At 10 weeks post surgery, the rats underwent a second surgery in which muscle function or contraction strength of both lower limbs was tested. After the induction of general anesthesia, both the right and left sciatic nerves were exposed as before. The achilles tendon was exposed. The gastrocnemious muscle was isolated and its portion of the achilles tendon secured to a 4-0 silk suture. The leg being tested was fixed to a testing table with intra-osseous pins through the femoral condyles and the distal tibia. The suture through the achilles was coupled to a force transducer (ADInstruments, Inc., Colorado Springs, CO). A supra maximal stimulus of 5 V was applied to the proximal sciatic nerve for 25 ms. The force of the gastrocnemious contraction was measured with the force transducer and recorded using the PowerLab data acquisition system (ADInstruments, Inc., Colorado Springs, CO) and the Apple iBook lap top computer (Apple Computer, Inc., Cupertino, CA). The data was analyzed as a percentage of the experimental to control sides and paired student t-test statistical analysis was performed.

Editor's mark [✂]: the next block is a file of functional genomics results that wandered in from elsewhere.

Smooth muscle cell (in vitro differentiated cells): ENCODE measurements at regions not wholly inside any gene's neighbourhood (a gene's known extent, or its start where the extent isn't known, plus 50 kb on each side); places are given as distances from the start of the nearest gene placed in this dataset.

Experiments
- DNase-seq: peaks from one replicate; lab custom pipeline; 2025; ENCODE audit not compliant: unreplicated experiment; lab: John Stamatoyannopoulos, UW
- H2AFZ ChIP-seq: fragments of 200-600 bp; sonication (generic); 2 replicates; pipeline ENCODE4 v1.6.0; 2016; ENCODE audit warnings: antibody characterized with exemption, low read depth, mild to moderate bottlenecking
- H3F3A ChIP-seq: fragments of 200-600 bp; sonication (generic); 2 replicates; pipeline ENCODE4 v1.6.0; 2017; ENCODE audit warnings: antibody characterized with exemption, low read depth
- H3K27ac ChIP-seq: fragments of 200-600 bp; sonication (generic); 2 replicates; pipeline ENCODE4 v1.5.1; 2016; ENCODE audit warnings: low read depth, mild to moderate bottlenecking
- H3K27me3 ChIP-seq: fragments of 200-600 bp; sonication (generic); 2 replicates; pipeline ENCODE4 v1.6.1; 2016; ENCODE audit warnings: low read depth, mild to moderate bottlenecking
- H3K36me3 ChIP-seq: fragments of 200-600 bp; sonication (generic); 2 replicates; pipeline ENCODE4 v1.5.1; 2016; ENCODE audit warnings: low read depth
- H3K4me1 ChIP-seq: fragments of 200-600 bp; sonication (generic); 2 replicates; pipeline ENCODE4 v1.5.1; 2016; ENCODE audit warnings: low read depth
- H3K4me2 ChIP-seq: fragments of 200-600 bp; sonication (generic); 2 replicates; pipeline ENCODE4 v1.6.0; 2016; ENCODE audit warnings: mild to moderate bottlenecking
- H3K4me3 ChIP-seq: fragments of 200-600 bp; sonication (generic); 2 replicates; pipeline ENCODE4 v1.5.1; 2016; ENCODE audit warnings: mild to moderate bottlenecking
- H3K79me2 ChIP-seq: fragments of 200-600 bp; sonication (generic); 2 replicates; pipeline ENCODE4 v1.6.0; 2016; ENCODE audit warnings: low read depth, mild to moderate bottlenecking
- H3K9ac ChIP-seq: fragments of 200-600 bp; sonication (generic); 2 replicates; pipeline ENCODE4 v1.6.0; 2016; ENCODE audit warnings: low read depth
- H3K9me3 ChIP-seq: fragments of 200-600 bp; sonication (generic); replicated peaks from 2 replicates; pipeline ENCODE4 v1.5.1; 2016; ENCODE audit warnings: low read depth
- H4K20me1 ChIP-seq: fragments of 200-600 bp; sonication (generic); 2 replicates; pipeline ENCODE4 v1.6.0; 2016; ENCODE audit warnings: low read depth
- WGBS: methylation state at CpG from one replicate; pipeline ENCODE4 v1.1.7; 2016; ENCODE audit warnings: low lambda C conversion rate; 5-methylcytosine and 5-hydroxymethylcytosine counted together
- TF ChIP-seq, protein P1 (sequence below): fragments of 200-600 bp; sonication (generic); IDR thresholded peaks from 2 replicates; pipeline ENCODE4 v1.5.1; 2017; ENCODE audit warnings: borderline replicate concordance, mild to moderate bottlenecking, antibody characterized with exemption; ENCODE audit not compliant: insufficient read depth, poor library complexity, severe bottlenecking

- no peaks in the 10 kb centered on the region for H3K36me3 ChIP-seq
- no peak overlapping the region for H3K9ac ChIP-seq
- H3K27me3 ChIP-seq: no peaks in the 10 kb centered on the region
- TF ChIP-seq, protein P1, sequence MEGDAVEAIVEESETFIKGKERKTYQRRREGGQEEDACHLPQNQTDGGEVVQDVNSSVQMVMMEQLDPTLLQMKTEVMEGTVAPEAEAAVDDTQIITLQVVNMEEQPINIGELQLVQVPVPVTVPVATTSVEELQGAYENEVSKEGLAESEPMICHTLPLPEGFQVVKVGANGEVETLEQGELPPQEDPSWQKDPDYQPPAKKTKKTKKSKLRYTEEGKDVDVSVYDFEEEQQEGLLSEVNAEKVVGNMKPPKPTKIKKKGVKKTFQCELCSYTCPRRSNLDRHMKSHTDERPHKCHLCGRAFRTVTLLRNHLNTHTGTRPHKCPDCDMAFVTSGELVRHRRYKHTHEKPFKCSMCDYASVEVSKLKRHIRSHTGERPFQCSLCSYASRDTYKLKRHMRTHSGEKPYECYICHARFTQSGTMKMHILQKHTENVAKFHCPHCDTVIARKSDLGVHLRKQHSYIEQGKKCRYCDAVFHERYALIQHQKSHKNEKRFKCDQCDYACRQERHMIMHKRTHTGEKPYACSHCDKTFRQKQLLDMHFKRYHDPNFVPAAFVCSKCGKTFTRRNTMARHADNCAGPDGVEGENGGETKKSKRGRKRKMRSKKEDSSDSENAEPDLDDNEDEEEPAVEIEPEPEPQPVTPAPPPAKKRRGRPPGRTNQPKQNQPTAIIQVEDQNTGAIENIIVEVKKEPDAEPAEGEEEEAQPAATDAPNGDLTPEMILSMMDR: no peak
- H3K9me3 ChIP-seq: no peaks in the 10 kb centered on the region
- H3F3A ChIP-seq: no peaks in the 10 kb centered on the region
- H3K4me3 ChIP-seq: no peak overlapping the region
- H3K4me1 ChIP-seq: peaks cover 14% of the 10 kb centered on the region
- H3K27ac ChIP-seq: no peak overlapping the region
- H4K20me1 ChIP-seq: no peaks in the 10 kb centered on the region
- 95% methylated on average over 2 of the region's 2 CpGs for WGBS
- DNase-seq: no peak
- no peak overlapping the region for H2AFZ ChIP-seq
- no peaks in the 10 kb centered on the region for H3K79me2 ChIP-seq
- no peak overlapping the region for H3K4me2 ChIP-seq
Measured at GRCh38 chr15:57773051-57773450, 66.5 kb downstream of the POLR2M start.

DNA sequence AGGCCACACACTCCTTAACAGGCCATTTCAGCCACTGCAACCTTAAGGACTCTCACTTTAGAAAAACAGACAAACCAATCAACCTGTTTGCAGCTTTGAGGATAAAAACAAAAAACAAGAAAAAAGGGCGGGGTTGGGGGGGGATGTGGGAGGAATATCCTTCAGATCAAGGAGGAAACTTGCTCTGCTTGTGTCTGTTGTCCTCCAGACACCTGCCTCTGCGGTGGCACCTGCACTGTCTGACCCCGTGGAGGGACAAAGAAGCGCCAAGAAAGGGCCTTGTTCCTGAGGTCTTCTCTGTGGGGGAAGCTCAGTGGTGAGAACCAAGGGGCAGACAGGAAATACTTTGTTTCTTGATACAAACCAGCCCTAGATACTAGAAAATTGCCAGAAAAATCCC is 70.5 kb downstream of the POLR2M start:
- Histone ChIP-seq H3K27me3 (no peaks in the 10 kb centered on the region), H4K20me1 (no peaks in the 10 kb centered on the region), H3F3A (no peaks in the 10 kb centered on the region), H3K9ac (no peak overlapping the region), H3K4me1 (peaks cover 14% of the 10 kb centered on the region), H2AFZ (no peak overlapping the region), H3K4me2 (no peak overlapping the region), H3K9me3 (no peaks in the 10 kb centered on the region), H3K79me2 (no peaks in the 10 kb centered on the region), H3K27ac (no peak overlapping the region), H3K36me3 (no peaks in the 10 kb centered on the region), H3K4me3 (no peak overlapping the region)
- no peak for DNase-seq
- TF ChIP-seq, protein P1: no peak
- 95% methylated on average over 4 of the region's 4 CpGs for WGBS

Peri-neural scarring was evaluated histologically at 10 weeks in all 29 rats. A ratio between the thickness of the scar (collagen stained with Masson's Trichrome) and the nerve diameter was calculated using longitudinal sections through the middle plane of the nerve at the level of the repair. These measurements demonstrated no significant difference in nerve diameter between the two groups. However, there was a significant reduction in scar thickness in the hydrogel group (P < 0.01, Student's t-test).